Tales of Whistler’s Early Water Supply and Sanitation Facilities

This year I spent thanksgiving with a group of new friends. As tradition goes, we went around the table and said what we were thankful for. This has got to be one of the most beautiful holiday rituals, as the room generally goes from silly and sarcastic to completely genuine as soon as the first person says their thanks. This sincerity and gratefulness got me thinking about Whistler’s early days when there was a bit less to be thankful for in terms of amenities–more specifically, regarding Whistler’s water supply and sanitation facilities.

Whistler’s early settlers had to locate their homes near rivers, creeks or lakes in order to have access to water. Rainbow Lodge and Hillcrest Lodge had holding tanks of water pumped from Rainbow Creek and Alta Lake, respectively; however, most properties weren’t so fortunate. Some residents used flumes to direct water from the source to their property, though this method was quite unreliable.

Betsy DeBeck recalls her and her father constructing a flume for her brother and sister in-law, Denis and Dorothy DeBeck. Denis and Dorothy had recently built a house on the shores of Green Lake, and Betsy and her father figured they could ‘help’ the new homeowners by providing a more convenient water supply system. The two got to work, building a V flume that reached approximately 100 yards up the slope from Green Lake, right into Denis and Dorothy’s backyard. This would prevent them from having to go down the stream to retrieve buckets of water. While great in theory, during the winter months the flume and all the water in it froze and they were left with this ‘huge big iceberg,’ as Dorothy describes. Dorothy quickly grew to curse the flume.

By 1925, the town installed a water line from Scotia Creek in order to service new subdivisions on the west shore of Alta Lake. It operated on the gravitation principle, by which water flows downward from a large wooden holding tank built up on a hill. In 1954, Dick Fairhurst of Cypress Lodge received the rights to Scotia Creek and took over the system.

Along the railway line at the main stations, public outhouses were build for passengers' convenience. Someone with a sense of humour added the sign.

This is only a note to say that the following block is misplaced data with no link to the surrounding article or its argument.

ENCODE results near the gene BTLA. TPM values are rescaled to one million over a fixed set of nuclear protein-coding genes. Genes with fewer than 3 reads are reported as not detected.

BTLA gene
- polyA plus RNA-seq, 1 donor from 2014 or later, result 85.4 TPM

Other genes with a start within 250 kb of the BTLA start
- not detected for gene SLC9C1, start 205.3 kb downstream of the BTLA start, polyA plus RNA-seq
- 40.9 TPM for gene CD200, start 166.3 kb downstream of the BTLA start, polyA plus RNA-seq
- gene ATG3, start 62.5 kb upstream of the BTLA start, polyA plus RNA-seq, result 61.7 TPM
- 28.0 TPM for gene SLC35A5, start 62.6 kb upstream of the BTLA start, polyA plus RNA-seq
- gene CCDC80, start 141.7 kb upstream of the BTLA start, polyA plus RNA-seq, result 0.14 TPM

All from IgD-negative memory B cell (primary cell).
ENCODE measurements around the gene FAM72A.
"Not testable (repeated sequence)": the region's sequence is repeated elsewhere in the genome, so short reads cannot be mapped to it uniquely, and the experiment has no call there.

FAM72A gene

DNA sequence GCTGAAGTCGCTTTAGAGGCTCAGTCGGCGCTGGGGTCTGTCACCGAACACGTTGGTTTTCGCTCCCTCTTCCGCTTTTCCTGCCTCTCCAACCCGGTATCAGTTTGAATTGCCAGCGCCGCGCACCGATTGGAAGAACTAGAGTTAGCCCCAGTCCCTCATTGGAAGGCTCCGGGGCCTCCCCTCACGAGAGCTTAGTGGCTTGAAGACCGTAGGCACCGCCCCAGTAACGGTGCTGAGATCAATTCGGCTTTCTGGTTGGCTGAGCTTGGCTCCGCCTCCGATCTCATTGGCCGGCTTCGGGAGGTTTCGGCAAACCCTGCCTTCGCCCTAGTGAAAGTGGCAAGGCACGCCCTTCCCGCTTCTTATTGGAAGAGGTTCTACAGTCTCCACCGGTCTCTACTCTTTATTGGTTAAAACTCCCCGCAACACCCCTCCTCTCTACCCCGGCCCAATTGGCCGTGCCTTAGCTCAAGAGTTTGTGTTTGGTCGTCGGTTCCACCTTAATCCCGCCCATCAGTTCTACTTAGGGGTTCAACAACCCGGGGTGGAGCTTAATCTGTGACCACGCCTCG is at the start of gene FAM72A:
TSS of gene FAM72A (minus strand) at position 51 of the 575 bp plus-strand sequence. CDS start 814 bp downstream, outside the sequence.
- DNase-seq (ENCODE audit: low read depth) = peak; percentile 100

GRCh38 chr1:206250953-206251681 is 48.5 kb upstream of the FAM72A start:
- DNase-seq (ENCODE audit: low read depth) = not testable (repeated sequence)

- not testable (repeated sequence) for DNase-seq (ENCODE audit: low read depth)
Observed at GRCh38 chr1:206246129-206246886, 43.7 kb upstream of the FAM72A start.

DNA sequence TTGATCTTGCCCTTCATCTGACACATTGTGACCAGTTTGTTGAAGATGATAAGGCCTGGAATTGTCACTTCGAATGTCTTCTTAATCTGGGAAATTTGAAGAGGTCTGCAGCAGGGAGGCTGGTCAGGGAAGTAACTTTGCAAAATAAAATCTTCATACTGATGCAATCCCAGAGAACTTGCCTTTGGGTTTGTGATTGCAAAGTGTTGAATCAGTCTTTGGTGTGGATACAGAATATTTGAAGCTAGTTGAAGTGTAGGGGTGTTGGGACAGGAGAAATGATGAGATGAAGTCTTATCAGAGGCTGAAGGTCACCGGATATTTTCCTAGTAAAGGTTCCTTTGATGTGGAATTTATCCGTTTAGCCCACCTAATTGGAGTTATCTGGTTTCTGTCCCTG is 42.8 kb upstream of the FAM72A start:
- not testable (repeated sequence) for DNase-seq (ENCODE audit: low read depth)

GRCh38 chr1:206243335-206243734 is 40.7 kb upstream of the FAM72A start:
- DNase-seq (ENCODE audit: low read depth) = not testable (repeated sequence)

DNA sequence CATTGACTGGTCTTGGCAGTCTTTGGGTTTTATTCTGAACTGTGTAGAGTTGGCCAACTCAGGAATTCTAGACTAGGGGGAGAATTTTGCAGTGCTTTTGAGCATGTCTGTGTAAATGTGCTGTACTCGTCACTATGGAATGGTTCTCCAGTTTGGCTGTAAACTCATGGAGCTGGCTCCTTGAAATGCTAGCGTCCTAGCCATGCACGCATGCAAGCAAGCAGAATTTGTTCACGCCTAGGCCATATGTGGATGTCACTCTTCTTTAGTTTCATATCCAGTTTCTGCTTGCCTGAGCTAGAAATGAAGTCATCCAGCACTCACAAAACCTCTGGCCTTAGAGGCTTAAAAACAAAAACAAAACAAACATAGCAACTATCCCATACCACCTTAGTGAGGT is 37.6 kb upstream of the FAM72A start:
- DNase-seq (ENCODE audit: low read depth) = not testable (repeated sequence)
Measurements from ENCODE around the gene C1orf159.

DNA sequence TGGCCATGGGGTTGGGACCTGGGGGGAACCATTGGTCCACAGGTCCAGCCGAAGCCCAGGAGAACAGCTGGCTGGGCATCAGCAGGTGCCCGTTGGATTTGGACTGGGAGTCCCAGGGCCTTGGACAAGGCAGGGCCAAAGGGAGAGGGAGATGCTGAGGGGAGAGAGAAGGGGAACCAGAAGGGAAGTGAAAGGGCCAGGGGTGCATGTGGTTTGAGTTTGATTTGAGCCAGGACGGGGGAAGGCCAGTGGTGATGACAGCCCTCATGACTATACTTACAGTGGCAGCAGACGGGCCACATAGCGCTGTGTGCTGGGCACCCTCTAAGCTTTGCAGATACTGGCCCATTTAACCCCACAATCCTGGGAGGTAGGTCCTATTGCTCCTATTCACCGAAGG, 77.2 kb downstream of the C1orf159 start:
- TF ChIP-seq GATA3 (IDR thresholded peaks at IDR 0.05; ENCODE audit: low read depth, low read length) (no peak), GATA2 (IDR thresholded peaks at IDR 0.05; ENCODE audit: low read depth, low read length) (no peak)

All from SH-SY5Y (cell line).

Along the railway line at the main stations, public outhouses were build for passengers’ convenience. Someone with a sense of humour added the sign.

Early sanitation systems were nothing to write home about either (because people write home about their plumbing all the time). Whistler’s early sanitation systems consisted of outhouses and, in later years, septic tanks. Surprisingly, the outhouses were considered quite the establishments and are remembered fondly by many of the first skiers to live in the valley.

Jean McDevitt in front of Petersen's old outhouse, 1968.

Jean McDevitt in front of Petersen’s old outhouse, 1968.

These outhouses brought many tales of hilarity. One in particular is the sizzling story of Charlie Chandler. Charlie Chandler, a local trapper, had been given a small amount of high-grade aircraft fuel by a kindly visiting floatplane pilot, which he used to clean some of his exceedingly grimy overalls. When finished cleaning his clothes, Charlie felt that the best way to dispose of the remaining fuel was to chuck it down the ‘biffy.’ He went on with his day as usual, and when it came time for his next visit to the outhouse he sat down and lit his pipe, as was his habit. The explosion was heard from miles away. Charlie’s nearest neighbour, Phil Tapley, rushed to the scene where he found a singed but otherwise unscathed Charlie with his pants around his ankles, wondering what had occurred.